| database_name    | varchar(64)         | NO   | PRI | NULL              |                             |
| table_name       | varchar(64)         | NO   | PRI | NULL              |                             |
| index_name       | varchar(64)         | NO   | PRI | NULL              |                             |
| stat_timestamp   | timestamp           | NO   |     | CURRENT_TIMESTAMP | on update CURRENT_TIMESTAMP |
| stat_name        | varchar(64)         | NO   | PRI | NULL              |                             |
| stat_value       | bigint(20) unsigned | NO   |     | NULL              |                             |
| sample_size      | bigint(20) unsigned | YES  |     | NULL              |                             |
| stat_description | varchar(1024)       | NO   |     | NULL              |                             |
8 rows in set (0.00 sec)

table_stats contains one row per table:
mysql> select * from innodb.table_stats where table_name='customer';
| database_name | table_name | stats_timestamp     | n_rows | clustered_index_size | sum_of_other_index_sizes |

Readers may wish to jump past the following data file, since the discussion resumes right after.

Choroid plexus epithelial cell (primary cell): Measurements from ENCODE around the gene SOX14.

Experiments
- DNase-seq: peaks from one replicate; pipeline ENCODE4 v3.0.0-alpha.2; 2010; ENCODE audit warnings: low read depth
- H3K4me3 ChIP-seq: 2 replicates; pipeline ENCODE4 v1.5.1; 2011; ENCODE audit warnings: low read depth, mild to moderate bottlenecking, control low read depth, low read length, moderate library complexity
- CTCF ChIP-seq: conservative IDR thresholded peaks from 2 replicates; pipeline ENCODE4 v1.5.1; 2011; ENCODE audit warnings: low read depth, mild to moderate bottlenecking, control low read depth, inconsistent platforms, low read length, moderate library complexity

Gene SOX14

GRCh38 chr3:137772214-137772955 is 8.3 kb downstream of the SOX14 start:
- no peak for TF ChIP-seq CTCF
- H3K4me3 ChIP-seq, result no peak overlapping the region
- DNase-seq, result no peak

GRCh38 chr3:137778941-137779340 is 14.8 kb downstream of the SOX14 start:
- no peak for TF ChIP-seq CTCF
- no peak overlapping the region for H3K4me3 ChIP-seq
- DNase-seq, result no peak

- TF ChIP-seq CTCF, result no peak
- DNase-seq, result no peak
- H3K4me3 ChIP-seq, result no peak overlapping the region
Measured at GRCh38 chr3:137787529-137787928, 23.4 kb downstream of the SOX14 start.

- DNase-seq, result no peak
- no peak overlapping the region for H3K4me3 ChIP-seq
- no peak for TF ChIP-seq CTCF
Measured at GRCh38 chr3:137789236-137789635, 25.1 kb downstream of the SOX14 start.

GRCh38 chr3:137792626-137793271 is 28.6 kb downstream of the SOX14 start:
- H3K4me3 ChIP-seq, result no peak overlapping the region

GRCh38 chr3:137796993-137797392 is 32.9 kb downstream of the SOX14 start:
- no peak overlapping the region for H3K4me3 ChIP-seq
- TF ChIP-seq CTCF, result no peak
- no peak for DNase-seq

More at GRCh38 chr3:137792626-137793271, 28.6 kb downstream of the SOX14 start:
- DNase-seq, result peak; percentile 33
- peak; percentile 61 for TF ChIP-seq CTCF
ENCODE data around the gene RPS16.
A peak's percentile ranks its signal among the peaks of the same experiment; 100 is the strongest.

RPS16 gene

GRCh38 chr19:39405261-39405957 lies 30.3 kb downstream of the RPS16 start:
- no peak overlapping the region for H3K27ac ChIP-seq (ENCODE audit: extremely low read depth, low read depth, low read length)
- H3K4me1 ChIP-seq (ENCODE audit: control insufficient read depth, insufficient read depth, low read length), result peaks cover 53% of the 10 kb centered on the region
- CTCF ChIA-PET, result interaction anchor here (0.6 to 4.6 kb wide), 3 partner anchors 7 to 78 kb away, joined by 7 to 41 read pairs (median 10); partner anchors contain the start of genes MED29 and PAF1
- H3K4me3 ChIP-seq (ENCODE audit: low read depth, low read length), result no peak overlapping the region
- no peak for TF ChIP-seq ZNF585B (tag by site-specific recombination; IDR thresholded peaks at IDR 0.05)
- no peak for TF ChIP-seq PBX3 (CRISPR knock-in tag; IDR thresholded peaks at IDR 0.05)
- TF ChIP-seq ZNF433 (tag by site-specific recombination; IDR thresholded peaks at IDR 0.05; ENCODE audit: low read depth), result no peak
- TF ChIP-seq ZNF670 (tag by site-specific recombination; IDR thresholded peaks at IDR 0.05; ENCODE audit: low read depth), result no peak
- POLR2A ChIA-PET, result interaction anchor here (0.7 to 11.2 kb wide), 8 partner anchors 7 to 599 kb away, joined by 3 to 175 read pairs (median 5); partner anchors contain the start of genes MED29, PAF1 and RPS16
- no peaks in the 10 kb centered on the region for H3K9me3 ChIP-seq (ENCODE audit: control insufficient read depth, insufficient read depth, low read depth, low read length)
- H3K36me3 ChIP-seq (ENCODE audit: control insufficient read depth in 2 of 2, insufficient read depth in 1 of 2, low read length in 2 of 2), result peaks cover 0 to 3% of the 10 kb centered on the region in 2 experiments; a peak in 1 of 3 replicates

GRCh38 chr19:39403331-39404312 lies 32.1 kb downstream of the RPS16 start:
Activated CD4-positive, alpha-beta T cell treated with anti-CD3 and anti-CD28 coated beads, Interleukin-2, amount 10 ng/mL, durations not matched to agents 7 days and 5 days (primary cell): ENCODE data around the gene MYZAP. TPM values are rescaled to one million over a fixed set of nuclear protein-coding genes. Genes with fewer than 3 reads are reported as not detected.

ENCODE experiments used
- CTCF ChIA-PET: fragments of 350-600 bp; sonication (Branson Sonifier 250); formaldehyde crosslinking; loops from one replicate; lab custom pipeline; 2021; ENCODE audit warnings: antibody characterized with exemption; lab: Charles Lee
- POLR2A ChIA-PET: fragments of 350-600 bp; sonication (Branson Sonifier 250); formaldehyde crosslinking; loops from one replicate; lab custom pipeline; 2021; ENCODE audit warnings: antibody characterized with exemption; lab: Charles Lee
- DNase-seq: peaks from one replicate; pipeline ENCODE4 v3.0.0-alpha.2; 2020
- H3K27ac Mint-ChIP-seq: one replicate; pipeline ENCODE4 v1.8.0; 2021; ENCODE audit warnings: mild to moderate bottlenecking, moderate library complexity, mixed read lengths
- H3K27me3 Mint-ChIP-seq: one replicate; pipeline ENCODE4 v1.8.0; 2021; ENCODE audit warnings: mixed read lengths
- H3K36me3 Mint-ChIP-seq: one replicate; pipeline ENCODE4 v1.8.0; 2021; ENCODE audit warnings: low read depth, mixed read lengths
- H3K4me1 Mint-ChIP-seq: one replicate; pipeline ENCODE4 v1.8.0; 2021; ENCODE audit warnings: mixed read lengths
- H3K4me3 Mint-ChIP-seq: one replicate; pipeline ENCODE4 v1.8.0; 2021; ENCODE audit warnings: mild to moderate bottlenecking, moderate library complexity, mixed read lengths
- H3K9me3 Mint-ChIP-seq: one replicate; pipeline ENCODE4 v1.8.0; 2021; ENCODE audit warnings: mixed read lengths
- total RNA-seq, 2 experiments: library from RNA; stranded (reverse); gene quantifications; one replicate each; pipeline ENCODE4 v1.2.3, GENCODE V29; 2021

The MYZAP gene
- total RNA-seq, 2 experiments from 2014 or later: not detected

| dbt3          | customer   | 2011-04-01 20:53:30 | 149911 |                 1764 |                      225 |

index_stats contains several rows per index, and the column stat_name identifies the type of statistics as described by the content of the stat_description column. The n_diff_pfx_ rows contain the cardinality statistics: For rows with stat_name = 'n_diff_pfx_01', stat_value contains the number of distinct values for the first column of the given index. For rows with stat_name = 'n_diff_pfx_02', stat_value contains the number of unique combinations of the two first columns of the given index, and so on. (Note that InnoDB indexes, in addition to the columns that were specified when the index was created, contain all columns of the primary key.)